Chris: Hooray for Mirror's Edge! Any of its flaws are overshadowed by how ambitious it is and how surprisingly well it succeeded. I've played through it four times or so now, and it's always fun (especially with Runner Vision off).
And I'm glad you mentioned Prototype, because I really enjoyed that this year as well (though I don't think I could play through the story again).
But, all that being said, I guess I'm the only one who liked the new Wolfenstein, aren't I?
Sean D. Sandsky: add: ...in terms of game design, of course :)
Sean D. Sandsky: Maybe, I should correct myself. The sense of embodiment is not really about "seeing my hands and legs". It's about feeling the motion in a proper way. Quake, which I mentioned above, Painkiller, HL 1 (not 2) and many other FPSes have that feeling and freedom of motion whithout showing you the hands or legs. Actually, the sense of embodiment for skilled Quake or CS player is far more better than for Mirror's Edge.
Tom Francis: For me it's about that sense of motion matching up to the way it feels to run around in real life. Quake and Half-Life give you swift and agile movement, it's not much like actual running. It's about the way you accelerate naturally to a top speed, clamber on things and skid around. Op Flash is a better example, but I don't really want to be a heavily burdened man in a big flat field - Mirror's Edge is special for putting that fidelity of movement in an arena where it's fun to use.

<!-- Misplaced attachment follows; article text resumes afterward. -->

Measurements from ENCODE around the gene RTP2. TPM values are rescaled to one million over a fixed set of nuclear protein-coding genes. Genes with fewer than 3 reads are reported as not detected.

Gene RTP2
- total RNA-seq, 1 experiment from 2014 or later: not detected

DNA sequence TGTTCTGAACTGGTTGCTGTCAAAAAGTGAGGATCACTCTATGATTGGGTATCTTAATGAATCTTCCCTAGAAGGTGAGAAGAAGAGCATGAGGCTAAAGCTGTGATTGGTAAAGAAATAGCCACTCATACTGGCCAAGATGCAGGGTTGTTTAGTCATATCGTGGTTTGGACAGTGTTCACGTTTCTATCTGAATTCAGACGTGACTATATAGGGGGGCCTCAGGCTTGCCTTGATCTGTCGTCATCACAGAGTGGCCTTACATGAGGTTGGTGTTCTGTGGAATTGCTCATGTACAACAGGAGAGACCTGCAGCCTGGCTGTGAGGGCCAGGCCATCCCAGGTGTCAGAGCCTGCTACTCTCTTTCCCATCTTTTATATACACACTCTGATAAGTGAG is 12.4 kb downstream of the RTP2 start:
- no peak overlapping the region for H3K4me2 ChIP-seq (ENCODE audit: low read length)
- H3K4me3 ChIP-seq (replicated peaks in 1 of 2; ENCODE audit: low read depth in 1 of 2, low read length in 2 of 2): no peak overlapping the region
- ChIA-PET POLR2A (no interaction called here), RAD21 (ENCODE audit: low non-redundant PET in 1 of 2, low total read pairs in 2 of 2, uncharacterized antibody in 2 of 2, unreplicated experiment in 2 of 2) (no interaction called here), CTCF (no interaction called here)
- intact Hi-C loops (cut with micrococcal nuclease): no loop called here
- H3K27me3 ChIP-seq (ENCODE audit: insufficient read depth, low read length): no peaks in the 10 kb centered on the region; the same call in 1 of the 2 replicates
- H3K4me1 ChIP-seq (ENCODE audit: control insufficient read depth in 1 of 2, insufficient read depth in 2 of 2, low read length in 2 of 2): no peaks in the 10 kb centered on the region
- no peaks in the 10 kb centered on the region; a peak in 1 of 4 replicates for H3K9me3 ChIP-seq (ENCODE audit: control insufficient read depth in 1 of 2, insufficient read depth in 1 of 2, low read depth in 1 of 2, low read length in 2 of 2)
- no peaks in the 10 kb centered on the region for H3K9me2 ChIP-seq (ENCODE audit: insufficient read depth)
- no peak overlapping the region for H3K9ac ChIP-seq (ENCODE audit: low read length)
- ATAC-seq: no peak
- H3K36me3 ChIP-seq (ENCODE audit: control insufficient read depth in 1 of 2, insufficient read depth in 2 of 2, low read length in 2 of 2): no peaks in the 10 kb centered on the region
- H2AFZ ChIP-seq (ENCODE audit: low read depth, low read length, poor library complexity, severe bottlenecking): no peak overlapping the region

Dragon Age I just can't get excited about, I'm afraid. The one game BioWare keep remaking is only interesting to me when there's a twist that makes it fresh or exotic: Chinese mythology or space. When it's just a traditional fantasy world with traditional fantasy stereotypes, however richly backstoried, I just can't find anything to like.
The ridiculous amount of gallingly time-consuming combat didn't help. It's fun if you spend twenty minutes meticulously choreographing one tough fight, but the game throws so many identical opponents at you that you can't afford to if you want to get anything else done in the next twelve months.
Anonymous: @ Pentadact
> Quake and Half-Life give you swift and agile movement, it's not much like actual running.
For skilled ones, it is more like dancing than running :) Watch some CPMA, Warsow and DeFRaG trick movies. Strafe jumping, advanced tricks and some inertia do the job, allowing player to smoothly accelerate, keep the desired speed and get the visual feedback. And the more you understanding of game grows, the more you sense the movement. That's one of the reasons why Quake and similar fast-paced shooters become so popular long ago. It isn't just straight gliding ahead with some head bobbing.
Maybe, this is a Mirror's Edge's advantage, because its skill requirements for sensing the motion is pretty low, probably zero. Other games require much more of it.